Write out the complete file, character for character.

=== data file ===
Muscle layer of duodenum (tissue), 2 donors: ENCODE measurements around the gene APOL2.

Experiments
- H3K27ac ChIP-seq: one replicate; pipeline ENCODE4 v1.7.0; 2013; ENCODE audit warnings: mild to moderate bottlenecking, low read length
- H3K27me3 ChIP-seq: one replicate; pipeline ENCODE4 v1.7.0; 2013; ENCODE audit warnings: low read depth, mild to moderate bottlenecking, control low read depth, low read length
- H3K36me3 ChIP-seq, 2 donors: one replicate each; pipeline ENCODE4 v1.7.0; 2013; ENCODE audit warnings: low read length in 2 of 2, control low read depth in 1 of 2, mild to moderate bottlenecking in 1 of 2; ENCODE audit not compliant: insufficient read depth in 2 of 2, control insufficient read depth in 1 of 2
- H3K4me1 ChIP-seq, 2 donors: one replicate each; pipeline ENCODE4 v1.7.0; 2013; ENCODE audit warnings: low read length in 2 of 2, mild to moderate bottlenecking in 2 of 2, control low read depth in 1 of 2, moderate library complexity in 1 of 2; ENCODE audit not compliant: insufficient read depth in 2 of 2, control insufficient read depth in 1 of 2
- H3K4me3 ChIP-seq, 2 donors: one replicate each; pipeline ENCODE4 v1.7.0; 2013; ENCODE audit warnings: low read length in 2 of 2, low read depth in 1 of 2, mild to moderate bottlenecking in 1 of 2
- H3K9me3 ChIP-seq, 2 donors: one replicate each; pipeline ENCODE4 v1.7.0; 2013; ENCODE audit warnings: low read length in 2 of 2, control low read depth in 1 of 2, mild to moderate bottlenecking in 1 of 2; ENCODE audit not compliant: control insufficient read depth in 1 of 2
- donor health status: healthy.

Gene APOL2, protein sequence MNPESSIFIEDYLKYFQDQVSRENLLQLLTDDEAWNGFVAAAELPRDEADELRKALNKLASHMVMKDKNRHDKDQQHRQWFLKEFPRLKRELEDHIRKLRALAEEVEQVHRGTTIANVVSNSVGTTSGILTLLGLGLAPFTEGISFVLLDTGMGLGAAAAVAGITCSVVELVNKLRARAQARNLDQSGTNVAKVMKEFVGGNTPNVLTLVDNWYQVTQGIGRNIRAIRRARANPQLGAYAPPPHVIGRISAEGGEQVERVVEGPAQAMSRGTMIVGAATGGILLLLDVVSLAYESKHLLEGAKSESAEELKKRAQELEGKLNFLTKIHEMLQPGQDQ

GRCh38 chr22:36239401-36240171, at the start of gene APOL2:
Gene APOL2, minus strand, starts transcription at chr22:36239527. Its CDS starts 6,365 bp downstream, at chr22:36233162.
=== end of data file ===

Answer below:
Muscle layer of duodenum (tissue), 2 donors: ENCODE measurements around the gene APOL2.

Experiments
- H3K27ac ChIP-seq: one replicate; pipeline ENCODE4 v1.7.0; 2013; ENCODE audit warnings: mild to moderate bottlenecking, low read length
- H3K27me3 ChIP-seq: one replicate; pipeline ENCODE4 v1.7.0; 2013; ENCODE audit warnings: low read depth, mild to moderate bottlenecking, control low read depth, low read length
- H3K36me3 ChIP-seq, 2 donors: one replicate each; pipeline ENCODE4 v1.7.0; 2013; ENCODE audit warnings: low read length in 2 of 2, control low read depth in 1 of 2, mild to moderate bottlenecking in 1 of 2; ENCODE audit not compliant: insufficient read depth in 2 of 2, control insufficient read depth in 1 of 2
- H3K4me1 ChIP-seq, 2 donors: one replicate each; pipeline ENCODE4 v1.7.0; 2013; ENCODE audit warnings: low read length in 2 of 2, mild to moderate bottlenecking in 2 of 2, control low read depth in 1 of 2, moderate library complexity in 1 of 2; ENCODE audit not compliant: insufficient read depth in 2 of 2, control insufficient read depth in 1 of 2
- H3K4me3 ChIP-seq, 2 donors: one replicate each; pipeline ENCODE4 v1.7.0; 2013; ENCODE audit warnings: low read length in 2 of 2, low read depth in 1 of 2, mild to moderate bottlenecking in 1 of 2
- H3K9me3 ChIP-seq, 2 donors: one replicate each; pipeline ENCODE4 v1.7.0; 2013; ENCODE audit warnings: low read length in 2 of 2, control low read depth in 1 of 2, mild to moderate bottlenecking in 1 of 2; ENCODE audit not compliant: control insufficient read depth in 1 of 2
- donor health status: healthy.

Gene APOL2, protein sequence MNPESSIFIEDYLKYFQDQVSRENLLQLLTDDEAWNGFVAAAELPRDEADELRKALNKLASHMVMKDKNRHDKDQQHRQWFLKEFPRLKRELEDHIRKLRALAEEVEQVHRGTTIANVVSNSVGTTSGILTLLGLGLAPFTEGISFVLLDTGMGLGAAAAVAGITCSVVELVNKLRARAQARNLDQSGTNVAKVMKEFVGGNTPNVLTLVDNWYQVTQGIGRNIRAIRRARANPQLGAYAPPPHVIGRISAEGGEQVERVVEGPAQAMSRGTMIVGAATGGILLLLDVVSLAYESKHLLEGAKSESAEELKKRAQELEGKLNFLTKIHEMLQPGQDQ

GRCh38 chr22:36239401-36240171, at the start of gene APOL2:
Gene APOL2, minus strand, starts transcription at chr22:36239527. Its CDS starts 6,365 bp downstream, at chr22:36233162.